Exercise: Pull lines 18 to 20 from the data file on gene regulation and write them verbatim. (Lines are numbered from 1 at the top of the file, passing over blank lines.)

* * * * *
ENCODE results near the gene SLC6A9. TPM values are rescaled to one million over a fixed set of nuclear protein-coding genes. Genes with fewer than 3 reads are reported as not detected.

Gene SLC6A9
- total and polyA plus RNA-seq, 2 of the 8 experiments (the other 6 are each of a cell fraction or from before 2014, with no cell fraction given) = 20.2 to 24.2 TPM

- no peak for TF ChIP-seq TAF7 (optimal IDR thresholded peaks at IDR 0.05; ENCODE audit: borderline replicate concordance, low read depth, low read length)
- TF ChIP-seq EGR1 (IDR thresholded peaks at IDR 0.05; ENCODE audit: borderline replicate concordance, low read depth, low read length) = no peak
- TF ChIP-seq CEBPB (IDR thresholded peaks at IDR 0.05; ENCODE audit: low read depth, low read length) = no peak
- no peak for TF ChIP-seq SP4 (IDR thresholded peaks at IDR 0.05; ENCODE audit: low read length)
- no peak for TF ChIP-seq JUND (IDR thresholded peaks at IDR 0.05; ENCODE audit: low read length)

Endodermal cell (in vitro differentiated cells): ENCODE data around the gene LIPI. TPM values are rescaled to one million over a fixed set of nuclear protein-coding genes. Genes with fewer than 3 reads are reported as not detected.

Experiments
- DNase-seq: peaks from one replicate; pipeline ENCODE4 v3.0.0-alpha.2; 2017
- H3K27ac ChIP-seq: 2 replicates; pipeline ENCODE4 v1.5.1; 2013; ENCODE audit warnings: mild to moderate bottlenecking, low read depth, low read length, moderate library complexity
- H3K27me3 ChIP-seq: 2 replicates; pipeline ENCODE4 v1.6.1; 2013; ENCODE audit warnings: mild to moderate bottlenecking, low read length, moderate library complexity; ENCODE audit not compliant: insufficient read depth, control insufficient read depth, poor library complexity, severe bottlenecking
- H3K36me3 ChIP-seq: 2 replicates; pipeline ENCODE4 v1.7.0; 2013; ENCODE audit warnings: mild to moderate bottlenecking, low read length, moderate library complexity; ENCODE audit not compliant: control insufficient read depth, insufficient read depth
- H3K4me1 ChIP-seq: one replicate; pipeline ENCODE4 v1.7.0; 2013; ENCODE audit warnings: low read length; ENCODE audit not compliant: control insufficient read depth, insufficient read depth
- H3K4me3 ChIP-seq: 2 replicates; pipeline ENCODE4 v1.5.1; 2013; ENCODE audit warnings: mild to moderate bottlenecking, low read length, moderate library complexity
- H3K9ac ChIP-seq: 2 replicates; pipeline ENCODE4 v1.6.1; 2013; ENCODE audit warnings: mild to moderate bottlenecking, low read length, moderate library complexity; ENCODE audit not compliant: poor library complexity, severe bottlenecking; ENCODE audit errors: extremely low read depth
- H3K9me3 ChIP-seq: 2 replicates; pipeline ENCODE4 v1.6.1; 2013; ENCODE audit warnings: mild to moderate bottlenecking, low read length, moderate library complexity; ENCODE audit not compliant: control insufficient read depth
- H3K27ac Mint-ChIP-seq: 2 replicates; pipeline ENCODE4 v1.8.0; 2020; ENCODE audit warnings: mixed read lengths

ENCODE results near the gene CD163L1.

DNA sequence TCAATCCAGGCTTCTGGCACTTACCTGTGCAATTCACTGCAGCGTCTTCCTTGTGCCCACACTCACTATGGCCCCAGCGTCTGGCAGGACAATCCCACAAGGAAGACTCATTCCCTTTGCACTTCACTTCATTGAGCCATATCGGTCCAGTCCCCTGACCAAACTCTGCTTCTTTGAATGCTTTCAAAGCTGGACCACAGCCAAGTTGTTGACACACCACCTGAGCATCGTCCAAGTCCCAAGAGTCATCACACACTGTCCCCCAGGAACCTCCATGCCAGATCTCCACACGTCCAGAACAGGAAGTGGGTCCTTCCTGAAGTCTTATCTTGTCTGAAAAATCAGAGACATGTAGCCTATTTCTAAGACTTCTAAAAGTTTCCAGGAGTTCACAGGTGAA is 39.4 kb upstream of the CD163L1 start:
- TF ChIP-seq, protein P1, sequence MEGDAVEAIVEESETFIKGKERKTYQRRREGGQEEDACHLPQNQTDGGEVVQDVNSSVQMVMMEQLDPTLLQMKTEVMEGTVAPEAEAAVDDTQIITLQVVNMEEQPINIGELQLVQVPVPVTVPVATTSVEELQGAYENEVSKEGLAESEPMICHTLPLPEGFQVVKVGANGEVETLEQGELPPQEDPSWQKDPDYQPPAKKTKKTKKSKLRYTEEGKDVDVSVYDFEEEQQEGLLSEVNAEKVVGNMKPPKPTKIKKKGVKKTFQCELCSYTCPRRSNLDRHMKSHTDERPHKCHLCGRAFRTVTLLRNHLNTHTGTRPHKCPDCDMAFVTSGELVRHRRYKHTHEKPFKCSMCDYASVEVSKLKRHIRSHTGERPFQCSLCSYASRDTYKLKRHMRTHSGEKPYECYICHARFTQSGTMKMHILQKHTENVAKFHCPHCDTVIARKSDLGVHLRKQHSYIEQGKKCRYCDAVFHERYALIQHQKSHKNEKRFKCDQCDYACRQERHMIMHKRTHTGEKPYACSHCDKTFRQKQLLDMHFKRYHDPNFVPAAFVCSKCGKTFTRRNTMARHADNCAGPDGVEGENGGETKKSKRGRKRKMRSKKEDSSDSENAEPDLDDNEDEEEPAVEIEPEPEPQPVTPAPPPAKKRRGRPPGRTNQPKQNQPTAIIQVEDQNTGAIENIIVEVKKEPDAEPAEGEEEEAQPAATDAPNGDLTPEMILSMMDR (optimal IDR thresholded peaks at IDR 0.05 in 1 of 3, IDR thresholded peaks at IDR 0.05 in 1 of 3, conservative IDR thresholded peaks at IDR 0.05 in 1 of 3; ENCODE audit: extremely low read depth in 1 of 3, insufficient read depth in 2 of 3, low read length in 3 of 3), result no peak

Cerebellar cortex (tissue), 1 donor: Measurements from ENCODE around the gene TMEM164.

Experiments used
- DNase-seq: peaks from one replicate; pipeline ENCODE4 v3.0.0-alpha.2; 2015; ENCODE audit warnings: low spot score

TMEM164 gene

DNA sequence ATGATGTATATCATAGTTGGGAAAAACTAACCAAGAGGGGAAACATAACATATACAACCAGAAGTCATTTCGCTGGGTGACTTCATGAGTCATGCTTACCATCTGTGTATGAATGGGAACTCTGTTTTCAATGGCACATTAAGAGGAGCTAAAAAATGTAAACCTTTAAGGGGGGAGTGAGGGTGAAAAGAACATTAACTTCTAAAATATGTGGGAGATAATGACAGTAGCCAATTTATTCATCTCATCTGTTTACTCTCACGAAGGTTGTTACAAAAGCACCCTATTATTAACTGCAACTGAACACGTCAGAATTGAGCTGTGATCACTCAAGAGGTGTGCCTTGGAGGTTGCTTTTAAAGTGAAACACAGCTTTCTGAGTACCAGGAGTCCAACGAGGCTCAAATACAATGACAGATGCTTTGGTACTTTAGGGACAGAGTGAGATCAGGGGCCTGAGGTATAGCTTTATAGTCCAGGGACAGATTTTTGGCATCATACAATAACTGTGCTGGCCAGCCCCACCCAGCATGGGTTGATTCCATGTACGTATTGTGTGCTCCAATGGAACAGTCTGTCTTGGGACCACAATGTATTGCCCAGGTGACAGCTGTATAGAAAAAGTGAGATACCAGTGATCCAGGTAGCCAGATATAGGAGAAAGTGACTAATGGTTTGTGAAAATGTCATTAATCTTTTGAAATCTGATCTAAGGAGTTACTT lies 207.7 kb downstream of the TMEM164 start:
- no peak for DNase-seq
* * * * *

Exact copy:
- H3K9me3 ChIP-seq: 2 replicates; pipeline ENCODE4 v1.6.1; 2013; ENCODE audit warnings: mild to moderate bottlenecking, low read length, moderate library complexity; ENCODE audit not compliant: control insufficient read depth
- H3K27ac Mint-ChIP-seq: 2 replicates; pipeline ENCODE4 v1.8.0; 2020; ENCODE audit warnings: mixed read lengths

ENCODE results near the gene CD163L1.